Extracorporeal shock waves are pressure waves generated outside the body that can be focused at a specific site within the body. There are three types of ESWT devices, which generate high-energy, focused shock waves. They consist of electrohydraulic, electromagnetic and piezoelectric devices. All of these mechanisms convert electrical energy into a pressure wave within a fluid media (the body). No significant difference in effectiveness between these different methods of producing shock waves has yet been demonstrated. Electrohydraulic devices have been approved by the FDA for treatment of multiple conditions in humans.
A fourth type of device produces low- to medium-energy radial waves, also called ballistic or pressure waves. This type of treatment is most accurately called radial pressure wave therapy (RPWT), but is also sometimes referred to as radial shock wave therapy (RSWT) or grouped together with ESWT. RPWT utilizes a projectile mechanism to stimulate a pressure wave.
With ESWT, maximum energy is focused on a specific point,while with RPWT, energy is applied to the surface and radiates from there. More treatments with less time in between may be needed when using RPWT. Most studies in the US have been done using ESWT, which are the only devices approved by the FDA for treating humans. RPWT is widely used in Europe.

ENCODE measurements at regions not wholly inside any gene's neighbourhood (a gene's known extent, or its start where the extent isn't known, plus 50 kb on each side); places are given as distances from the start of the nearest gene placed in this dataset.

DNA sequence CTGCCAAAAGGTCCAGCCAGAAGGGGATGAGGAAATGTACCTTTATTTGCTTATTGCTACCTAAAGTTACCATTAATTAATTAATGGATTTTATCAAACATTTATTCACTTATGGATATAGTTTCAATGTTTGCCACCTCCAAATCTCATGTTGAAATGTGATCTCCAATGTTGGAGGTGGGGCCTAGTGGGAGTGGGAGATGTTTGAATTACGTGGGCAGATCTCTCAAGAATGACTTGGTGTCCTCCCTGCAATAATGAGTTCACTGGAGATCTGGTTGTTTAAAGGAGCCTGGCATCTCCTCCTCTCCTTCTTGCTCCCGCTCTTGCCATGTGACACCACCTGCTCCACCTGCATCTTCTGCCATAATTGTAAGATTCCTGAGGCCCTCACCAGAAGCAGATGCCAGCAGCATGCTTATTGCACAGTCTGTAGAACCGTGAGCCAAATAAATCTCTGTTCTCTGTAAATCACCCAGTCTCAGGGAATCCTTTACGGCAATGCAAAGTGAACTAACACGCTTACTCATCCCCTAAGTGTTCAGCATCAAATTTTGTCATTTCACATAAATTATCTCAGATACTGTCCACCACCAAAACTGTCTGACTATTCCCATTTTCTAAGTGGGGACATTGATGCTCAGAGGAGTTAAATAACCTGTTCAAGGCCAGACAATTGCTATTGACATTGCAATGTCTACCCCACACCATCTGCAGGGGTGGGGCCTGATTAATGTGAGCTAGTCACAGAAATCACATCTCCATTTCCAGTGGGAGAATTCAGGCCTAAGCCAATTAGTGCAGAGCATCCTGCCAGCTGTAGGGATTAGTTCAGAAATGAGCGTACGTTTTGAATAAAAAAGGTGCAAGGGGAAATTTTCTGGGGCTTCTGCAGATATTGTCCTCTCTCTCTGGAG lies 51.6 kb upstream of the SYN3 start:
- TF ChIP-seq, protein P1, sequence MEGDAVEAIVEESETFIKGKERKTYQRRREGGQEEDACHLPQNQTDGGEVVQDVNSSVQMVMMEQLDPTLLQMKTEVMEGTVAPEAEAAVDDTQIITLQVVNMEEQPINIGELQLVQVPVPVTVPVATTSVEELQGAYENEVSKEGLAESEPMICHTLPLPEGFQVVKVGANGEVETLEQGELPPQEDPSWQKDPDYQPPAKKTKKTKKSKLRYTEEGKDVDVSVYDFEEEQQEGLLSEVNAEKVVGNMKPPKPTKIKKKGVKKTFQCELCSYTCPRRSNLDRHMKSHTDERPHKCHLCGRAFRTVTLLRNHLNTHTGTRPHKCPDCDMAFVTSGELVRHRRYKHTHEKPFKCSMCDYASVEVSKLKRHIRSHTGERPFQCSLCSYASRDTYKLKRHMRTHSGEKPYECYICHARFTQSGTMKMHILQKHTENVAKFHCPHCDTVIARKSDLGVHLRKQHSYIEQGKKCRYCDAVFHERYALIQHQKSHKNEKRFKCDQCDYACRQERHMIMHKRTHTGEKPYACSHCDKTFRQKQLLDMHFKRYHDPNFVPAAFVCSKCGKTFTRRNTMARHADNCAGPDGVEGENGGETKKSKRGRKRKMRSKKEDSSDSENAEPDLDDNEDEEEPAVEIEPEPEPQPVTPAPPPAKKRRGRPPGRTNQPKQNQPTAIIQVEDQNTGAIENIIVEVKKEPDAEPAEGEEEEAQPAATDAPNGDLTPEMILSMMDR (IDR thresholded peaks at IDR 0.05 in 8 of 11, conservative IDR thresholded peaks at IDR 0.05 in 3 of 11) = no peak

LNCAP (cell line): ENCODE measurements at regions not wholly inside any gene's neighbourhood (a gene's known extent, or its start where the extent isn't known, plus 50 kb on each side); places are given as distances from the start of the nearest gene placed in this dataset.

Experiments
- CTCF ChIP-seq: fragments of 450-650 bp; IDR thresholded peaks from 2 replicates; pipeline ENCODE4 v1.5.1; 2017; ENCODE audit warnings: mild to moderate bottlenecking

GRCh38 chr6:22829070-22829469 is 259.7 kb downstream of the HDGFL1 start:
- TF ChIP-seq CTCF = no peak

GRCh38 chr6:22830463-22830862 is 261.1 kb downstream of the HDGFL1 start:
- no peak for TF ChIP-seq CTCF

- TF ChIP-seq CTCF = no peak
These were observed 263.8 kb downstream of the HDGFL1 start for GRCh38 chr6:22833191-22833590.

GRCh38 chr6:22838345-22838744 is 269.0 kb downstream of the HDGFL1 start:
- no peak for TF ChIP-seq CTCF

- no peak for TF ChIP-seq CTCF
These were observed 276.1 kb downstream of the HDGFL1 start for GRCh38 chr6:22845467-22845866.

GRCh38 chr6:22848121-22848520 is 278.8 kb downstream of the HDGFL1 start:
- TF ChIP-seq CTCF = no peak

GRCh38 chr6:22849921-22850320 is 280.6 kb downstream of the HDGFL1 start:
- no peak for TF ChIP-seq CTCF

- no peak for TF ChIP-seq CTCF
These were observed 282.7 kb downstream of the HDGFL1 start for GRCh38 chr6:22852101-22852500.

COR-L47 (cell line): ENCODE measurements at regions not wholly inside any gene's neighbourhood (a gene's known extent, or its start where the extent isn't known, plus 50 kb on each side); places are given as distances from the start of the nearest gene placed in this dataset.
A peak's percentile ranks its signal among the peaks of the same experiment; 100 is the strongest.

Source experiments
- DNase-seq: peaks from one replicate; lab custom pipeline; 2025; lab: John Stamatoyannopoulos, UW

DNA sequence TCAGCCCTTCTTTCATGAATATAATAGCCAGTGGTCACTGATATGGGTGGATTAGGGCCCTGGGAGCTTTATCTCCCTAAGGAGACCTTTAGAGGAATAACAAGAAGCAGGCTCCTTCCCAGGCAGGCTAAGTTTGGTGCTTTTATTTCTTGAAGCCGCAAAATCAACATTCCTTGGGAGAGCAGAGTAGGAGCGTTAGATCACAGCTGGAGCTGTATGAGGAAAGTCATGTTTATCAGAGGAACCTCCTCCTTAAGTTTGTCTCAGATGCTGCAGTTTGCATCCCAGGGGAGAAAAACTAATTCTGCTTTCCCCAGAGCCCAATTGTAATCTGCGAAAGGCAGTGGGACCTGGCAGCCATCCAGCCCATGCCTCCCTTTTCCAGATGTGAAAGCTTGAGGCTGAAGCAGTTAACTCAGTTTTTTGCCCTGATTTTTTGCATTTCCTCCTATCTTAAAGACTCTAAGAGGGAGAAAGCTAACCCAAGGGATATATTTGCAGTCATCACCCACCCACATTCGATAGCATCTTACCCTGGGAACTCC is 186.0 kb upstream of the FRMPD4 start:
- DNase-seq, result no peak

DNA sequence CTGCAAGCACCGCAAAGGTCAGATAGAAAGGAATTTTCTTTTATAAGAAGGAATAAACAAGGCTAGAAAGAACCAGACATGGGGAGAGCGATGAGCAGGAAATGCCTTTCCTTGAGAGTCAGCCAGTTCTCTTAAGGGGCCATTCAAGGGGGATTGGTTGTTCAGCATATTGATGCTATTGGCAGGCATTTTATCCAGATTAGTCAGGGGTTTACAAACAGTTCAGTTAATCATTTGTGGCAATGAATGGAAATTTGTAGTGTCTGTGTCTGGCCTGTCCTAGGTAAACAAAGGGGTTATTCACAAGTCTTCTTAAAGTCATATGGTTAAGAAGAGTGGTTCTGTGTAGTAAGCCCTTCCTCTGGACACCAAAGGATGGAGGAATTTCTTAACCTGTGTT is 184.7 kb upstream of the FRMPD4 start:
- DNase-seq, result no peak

ESWT is generally considered safe, though high-intensity or prolonged treatment (beyond 1,000 pulses) might be capable of damaging tissue or bone. There are anecdotal reports of horses that have fractured bones following shock wave therapy, but the cause of the fracture is unknown. It is possible that the analgesic (pain-relieving) effect can lead to overuse, which would make injury more likely.
Care must be taken during treatment to avoid the brain, heart, lungs and intestines, as well as neurovascular structures (major nerves and blood vessels). ESWT is not recommended for dogs with clotting disorders due to the potential for bruising. Dogs that are immune-compromised may not respond as well to therapy, which is thought to rely on the body’s own immune system for healing.
With proper use, side effects are insignificant, limited to some bruising of the skin where the pulses are applied if bubbles are present or good contact with the probe cannot be achieved.
How the treatment is performed:
Physical exam is required to diagnose musculoskeletal disorder and to rule out neurological disease that cannot be treated with ESWT. It’s important to identify all the painful areas that should be treated, including secondary issues that may have developed due to compensation for an injured or painful joint. X-rays are usually required to help determine treatment, and other standard tests such as blood work and urinalysis may be done to ensure your dog is healthy prior to anesthesia.